Thursday, November 29, 2007

Called to be like Jesus

A couple days ago the Lord reminded me that when someone mistreats me, He is first interested in how I will respond. When I’m able to be like Jesus in those circumstances, He may then deal with my ‘enemy’—whenever and however—according to His plan for them.

I’ve learned that my attitude has a great deal of bearing on my responses to people who are harsh, insulting, mean or thoughtless toward me. If retaliation is the first thing that comes to mind, whatever I do is going to be inappropriate and cause more harm than good.

However, if I am trusting in the Lord “who judges righteously,” then my words and actions cause no harm. Sometimes God even uses them to change the situation.

I’m reading 1 Peter 3 which continues the theme from chapter two about having a submissive spirit. Most people don’t like that word submissive for it implies ‘doormat’ but the biblical definition is more like: ‘being free from the tyranny of always needing to have my own way.’ Selfishness is a tyrant and the only way to be free from it is in trusting the Lord to take care of me. When I do, He will.
Verses 8-12 make this a promise. God says,
“Finally, all of you, live in harmony with one another; be sympathetic, love as brothers, be compassionate and humble. Do not repay evil with evil or insult with insult, but with blessing, because to this you were called so that you may inherit a blessing. For, ‘Whoever would love life and see good days must keep his tongue from evil and his lips from deceitful speech. He must turn from evil and do good; he must seek peace and pursue it. For the eyes of the Lord are on the righteous and his ears are attentive to their prayer, but the face of the Lord is against those who do evil.’”
Obviously God gives profound attention to the lives of His children. If I slip into disharmony, or unkind and unloving actions and attitudes, He is going to deal with me. He wants me to be a blessing, regardless of how other people act or how they treat me.

However, when I obey Him, He affirms that I will “inherit a blessing” and suggests that keeping my mouth and heart from evil will result in “good days.” When I seek and pursue peace, He gives it to me. Further, He hears my prayers and acts on my behalf.

So how do I pray for my enemies? From these verses, I know that He is “against” them for any evil actions they take toward me, but I cannot retaliate or talk back. What is left? Jesus shows me. When His enemies nailed Him to the cross, He said, “Father, forgive them, for they know not what they do.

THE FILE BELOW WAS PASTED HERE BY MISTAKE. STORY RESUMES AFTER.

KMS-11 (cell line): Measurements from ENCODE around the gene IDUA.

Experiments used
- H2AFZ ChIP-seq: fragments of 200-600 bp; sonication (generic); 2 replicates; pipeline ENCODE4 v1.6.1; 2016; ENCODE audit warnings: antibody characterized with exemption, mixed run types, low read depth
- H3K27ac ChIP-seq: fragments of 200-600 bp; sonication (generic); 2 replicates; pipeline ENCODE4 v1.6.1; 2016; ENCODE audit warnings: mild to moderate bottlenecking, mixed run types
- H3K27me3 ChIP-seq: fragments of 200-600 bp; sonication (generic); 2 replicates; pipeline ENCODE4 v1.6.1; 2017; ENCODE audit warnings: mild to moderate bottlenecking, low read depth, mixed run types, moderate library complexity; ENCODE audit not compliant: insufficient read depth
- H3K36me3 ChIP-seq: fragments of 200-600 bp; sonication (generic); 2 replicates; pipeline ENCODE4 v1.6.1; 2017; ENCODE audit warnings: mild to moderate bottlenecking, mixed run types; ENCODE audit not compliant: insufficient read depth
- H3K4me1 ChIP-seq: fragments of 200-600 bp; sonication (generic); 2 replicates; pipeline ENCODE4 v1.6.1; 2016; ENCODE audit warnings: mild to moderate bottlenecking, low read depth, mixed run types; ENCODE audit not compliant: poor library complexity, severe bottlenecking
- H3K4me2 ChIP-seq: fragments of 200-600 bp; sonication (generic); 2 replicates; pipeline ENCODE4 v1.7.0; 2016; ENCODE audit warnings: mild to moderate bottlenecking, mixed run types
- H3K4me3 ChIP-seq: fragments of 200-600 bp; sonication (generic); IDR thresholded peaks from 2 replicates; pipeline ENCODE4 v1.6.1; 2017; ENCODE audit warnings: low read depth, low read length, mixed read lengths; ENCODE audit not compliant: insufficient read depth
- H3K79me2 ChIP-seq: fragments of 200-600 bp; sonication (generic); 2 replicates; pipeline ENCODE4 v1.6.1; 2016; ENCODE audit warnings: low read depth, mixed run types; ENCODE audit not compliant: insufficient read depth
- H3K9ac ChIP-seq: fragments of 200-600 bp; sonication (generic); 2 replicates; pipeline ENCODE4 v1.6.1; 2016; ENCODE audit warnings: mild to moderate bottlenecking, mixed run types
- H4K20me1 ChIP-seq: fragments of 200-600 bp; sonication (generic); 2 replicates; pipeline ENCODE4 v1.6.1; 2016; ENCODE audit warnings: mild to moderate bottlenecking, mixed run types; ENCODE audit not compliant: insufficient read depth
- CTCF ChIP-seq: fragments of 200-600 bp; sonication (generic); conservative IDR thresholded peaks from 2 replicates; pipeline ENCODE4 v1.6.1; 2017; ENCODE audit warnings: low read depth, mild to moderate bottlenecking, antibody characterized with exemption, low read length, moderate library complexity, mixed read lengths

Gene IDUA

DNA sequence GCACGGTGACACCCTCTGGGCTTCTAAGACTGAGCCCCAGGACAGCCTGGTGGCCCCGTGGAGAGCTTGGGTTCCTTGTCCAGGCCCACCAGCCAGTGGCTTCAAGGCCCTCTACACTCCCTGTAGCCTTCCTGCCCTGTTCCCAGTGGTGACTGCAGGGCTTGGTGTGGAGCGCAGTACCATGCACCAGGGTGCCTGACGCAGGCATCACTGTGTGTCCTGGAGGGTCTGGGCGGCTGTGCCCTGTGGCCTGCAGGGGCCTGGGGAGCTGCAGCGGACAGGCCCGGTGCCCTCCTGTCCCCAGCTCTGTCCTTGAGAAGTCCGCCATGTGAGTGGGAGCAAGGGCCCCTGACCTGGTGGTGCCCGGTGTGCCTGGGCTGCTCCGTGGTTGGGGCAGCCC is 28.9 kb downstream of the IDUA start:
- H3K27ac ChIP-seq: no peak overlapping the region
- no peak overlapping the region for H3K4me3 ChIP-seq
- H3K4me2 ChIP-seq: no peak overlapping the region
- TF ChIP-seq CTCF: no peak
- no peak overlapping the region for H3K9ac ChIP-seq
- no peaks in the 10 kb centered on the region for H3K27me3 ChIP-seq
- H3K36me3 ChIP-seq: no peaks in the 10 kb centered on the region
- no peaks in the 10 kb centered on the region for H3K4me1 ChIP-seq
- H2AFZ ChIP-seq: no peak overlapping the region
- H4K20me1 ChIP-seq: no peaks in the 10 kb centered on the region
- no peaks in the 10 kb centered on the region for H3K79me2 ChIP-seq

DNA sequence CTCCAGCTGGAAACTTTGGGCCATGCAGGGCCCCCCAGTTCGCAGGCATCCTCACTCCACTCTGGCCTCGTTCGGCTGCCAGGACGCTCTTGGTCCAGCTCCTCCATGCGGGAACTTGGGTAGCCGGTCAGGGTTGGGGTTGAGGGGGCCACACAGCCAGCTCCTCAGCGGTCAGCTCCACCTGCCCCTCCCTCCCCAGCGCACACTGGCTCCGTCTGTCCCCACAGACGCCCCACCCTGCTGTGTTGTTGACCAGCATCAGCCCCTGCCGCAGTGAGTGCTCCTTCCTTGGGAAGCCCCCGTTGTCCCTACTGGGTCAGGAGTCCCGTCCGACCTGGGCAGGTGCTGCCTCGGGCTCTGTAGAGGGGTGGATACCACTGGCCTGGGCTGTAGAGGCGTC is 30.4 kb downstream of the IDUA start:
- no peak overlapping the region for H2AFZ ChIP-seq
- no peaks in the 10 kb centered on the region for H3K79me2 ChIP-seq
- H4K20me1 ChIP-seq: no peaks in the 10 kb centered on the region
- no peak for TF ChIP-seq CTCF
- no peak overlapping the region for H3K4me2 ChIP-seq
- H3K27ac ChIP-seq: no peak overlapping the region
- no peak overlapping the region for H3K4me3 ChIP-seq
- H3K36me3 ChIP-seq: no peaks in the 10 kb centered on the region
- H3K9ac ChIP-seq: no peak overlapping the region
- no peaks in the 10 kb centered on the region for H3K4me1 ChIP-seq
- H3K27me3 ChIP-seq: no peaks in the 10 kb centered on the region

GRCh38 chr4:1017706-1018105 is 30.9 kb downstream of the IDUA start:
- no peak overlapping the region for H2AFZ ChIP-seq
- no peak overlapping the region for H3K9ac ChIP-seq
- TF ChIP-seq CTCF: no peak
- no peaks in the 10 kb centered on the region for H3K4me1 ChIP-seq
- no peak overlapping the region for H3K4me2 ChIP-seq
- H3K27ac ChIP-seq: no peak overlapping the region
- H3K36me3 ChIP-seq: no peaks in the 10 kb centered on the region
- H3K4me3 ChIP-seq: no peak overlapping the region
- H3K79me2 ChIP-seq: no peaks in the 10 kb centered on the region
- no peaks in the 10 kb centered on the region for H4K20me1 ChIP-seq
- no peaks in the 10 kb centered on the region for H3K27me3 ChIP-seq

Sometimes those who do evil seem to know exactly what they are doing, but maybe they don’t. Maybe they don’t realize they are pitting themselves against a child of Almighty God. Maybe they don’t know that if He decided, they would not draw another breath. Maybe they don’t know that every one of us lives by the grace of God, and apart from His kindness and mercy, we would perish.

Putting aside personal reasons for wanting someone to stop being a jerk is easier when I start to look at them as God does. He sees a rebellious and lost soul, a person in darkness without knowledge of Him or how much they matter to Him. He sees someone who really doesn’t know what they are doing, someone He can forgive because His Son died for every sin they commit.

This is the Gospel, the good news. When my mind stays on this wonder of wonders, I cannot begin to think of getting even or returning insult for insult. I’m a sinner too, and just as much in need of His grace and forgiveness.

Besides, God offers both to everyone—even if not everyone wants it, accepts His offer, or is changed by His power. He wants me to have that same gracious spirit, that attitude of longing for people to turn from their sin and embrace His mercy.

Being like Jesus doesn’t mean I should accept evil, but it does mean that I leave it up to Him to do something about it. If He does not change my enemies, the only thing left for me is to keep my own heart at peace, be free from sin and always ready to do whatever He asks of me.

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